Reverse Mortgage IllinoisIllinois reverse mortgage
Sections 1601 et sqq. of the US Securities and Exchange Commission's Securities and Exchange Commission's Federal Truth in Lending Act (TILA). However, the court also found that, since the disclosure was not made available to the property fund fiduciary, the three-day right of revocation was prolonged to three years after the date of the acquisition and the fiduciary exercise this right in a timely manner.
Furthermore, the Court ruled that the Trustee's right to legal compensation was not time-barred. As of July 2009, a borrower received a reverse mortgage backed by his special ownership entity and owned by a real estate fund of which he was the recipient. There was a usual relief provision in the mortgage which provided that the fiduciary was not obliged in person on the mark "and the only way to enforce a lien by the ownership itself".
Even though the credit documentation, as well as the revocation instruction requested by TILA (15 U.S.C. 1635(a)), was drawn up for the mortgage holder, they were only supplied to the borrower/trust recipient. In May 2010, the borrower/trust recipient passed away, and in October 2010, the mortgage creditor sues for execution.
During June 2011, the Respondent Trustee sent a written notice to the Claimant Creditor claiming to have exercised its right to withdraw from the Deal. The respondent / fiduciary submitted a counter-claim under TILA in July 2011 in which he demanded avoidance, cancellation of the rights of way, legal damage and attorneys' costs. The County Tribunal rejected the counter-claim with prejudgment in January 2012.
Soon thereafter, the defendant/trustee repaid the mortgage creditor the full amount due under the notes and the mortgage and then ended the confidence by transferring the pledged assets to a third person. Then the mortgage creditor willingly rejected the enforcement suit and in March 2012 the judgement rejected the suit with prejudgment.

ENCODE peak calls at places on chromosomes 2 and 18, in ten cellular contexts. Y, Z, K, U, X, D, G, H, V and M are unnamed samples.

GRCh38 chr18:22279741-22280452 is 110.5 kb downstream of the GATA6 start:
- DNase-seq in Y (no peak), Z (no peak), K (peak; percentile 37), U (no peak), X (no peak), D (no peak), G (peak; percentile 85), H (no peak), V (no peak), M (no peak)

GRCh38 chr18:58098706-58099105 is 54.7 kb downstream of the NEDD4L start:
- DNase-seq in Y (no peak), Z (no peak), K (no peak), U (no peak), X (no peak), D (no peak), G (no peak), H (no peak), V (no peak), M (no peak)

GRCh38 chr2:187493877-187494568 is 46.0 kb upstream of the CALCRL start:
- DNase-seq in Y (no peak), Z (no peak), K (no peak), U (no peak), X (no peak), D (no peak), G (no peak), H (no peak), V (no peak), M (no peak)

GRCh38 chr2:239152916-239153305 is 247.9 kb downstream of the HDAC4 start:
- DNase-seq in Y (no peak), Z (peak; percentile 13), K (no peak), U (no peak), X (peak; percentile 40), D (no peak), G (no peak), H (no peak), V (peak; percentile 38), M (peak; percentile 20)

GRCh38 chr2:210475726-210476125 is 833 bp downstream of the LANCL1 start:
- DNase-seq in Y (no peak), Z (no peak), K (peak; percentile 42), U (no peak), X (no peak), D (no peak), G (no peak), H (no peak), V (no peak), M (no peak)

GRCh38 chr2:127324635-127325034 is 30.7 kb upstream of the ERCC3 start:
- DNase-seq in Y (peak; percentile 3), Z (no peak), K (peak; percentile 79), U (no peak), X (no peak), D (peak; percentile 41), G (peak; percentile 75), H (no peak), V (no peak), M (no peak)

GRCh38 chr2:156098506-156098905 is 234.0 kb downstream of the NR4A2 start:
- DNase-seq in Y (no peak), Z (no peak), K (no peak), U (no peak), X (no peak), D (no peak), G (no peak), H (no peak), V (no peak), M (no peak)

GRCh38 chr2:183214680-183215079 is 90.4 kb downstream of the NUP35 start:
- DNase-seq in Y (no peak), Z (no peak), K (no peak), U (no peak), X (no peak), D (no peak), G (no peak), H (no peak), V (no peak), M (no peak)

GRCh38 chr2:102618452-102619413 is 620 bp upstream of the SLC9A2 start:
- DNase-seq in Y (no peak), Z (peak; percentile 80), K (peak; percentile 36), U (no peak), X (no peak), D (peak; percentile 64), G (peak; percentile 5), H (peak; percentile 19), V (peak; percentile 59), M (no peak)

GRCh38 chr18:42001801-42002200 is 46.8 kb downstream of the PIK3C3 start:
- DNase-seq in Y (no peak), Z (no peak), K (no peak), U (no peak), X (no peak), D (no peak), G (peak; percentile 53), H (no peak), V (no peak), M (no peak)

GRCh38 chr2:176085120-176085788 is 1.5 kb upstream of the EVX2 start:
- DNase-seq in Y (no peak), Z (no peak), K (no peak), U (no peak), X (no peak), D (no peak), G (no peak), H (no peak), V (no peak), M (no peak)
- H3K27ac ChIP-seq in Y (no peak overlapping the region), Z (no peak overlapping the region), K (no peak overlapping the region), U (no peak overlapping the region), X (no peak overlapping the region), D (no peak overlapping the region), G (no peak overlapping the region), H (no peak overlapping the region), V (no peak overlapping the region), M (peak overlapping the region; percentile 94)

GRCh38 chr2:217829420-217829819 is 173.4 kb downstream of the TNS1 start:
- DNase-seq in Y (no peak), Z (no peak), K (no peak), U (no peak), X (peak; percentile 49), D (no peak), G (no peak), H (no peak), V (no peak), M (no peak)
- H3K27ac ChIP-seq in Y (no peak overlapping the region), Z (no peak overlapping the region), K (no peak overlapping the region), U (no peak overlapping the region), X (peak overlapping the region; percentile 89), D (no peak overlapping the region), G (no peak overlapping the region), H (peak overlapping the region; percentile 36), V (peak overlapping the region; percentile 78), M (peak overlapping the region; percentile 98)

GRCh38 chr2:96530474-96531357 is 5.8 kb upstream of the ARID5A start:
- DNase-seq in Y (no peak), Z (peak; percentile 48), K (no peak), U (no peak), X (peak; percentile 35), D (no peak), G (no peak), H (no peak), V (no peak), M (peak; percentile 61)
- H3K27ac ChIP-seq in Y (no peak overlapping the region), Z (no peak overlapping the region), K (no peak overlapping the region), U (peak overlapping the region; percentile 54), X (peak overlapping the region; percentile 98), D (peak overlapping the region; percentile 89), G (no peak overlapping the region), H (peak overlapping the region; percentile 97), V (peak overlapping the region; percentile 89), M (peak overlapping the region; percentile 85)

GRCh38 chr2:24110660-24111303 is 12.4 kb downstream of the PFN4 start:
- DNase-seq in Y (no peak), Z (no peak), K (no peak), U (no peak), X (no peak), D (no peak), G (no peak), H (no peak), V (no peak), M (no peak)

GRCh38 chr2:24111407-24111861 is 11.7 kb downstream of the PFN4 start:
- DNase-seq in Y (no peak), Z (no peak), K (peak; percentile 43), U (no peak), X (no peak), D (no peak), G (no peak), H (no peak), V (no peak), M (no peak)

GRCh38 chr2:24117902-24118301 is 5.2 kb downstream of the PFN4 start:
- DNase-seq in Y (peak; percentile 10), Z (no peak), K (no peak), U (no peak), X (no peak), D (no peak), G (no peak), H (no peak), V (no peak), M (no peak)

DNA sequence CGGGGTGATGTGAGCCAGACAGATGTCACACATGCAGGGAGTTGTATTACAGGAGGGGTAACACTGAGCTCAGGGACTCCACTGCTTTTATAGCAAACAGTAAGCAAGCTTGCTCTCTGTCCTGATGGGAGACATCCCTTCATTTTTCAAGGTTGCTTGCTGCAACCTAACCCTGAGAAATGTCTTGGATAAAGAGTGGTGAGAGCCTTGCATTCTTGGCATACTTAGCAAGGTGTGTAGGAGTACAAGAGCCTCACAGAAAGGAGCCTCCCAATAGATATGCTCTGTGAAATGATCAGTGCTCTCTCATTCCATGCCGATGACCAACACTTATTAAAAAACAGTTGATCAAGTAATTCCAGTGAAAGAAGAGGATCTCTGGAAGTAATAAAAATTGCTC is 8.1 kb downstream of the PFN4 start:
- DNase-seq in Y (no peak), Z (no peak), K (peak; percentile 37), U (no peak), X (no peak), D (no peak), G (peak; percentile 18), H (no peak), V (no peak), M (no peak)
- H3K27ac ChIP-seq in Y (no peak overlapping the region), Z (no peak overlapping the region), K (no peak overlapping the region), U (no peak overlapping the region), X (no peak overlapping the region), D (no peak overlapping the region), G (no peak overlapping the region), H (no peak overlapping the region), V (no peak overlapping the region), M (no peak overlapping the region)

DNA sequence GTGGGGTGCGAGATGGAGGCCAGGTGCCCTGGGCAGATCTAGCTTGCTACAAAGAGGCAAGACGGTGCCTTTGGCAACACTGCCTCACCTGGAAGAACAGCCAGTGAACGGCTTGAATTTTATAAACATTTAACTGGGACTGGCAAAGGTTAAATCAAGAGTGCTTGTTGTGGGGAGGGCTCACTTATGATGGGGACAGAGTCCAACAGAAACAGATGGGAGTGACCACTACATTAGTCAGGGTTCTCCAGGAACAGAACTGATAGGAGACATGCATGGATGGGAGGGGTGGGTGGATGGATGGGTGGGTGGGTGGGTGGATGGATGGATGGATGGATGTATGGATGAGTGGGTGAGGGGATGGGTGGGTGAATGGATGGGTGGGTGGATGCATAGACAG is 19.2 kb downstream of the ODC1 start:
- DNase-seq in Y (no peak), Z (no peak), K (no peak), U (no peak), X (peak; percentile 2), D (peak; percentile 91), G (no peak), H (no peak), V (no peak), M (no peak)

On appeal, the defendant/trustee dismissed his TILA action. However, the Appeals Tribunal confirmed the rejection of the counter-claim by the District Tribunal in a split view, arguing that the mortgage relief provision had the effect that the borrower/beneficiary, not the fiduciary, was the "debtor" and that the borrower/beneficiary was therefore the only individual authorised to withdraw under TILA.
Though neither the TILA nor its executive order no. 1 defines the "debtor", the Appeals Tribunal, following the definitions of the lexicon, found that the debtor is "the individual on whom the loan is granted" and, since the fiduciary was not the debtor, it could not assert any facts on the basis of which it had the right to reverse the operation.
Also, the Appeals Tribunal ruled that the fiduciary lost his right to legal compensation because he did not bring the matter up in the appeals. Thereupon, the ECJ analysed the two rules in the official's commentary on Regulation Z relating to foundations, both of which stipulate that, for the purpose of the concept of'consumer', credits granted to a foundation are deemed to be granted to a physical being.
Since " [t]he fiduciary of the property fund is a private individual whose title is secured," the tribunal found that the fiduciary "was eligible for TILA notices and has the right to reverse the transaction," which overturns the position of the Appeals Tribunal to the opposite effect. Lastly, the Supreme Tribunal of Illinois has raised the Trustee's claim that he is legally liable for compensation under TILA.
Given that the Trustee sent the letter of resignation in June 2011, the claimant did not reply and the Trust submitted his cross action in July 2011, the "Trustee's right to legal compensation within one year after the infringement occurred" as claimed by TILA, 15 U.S.C. § 1640(e) was asserted.
Case was set aside by the Appeals Tribunal and referred back to the Local Tribunal for further prosecution.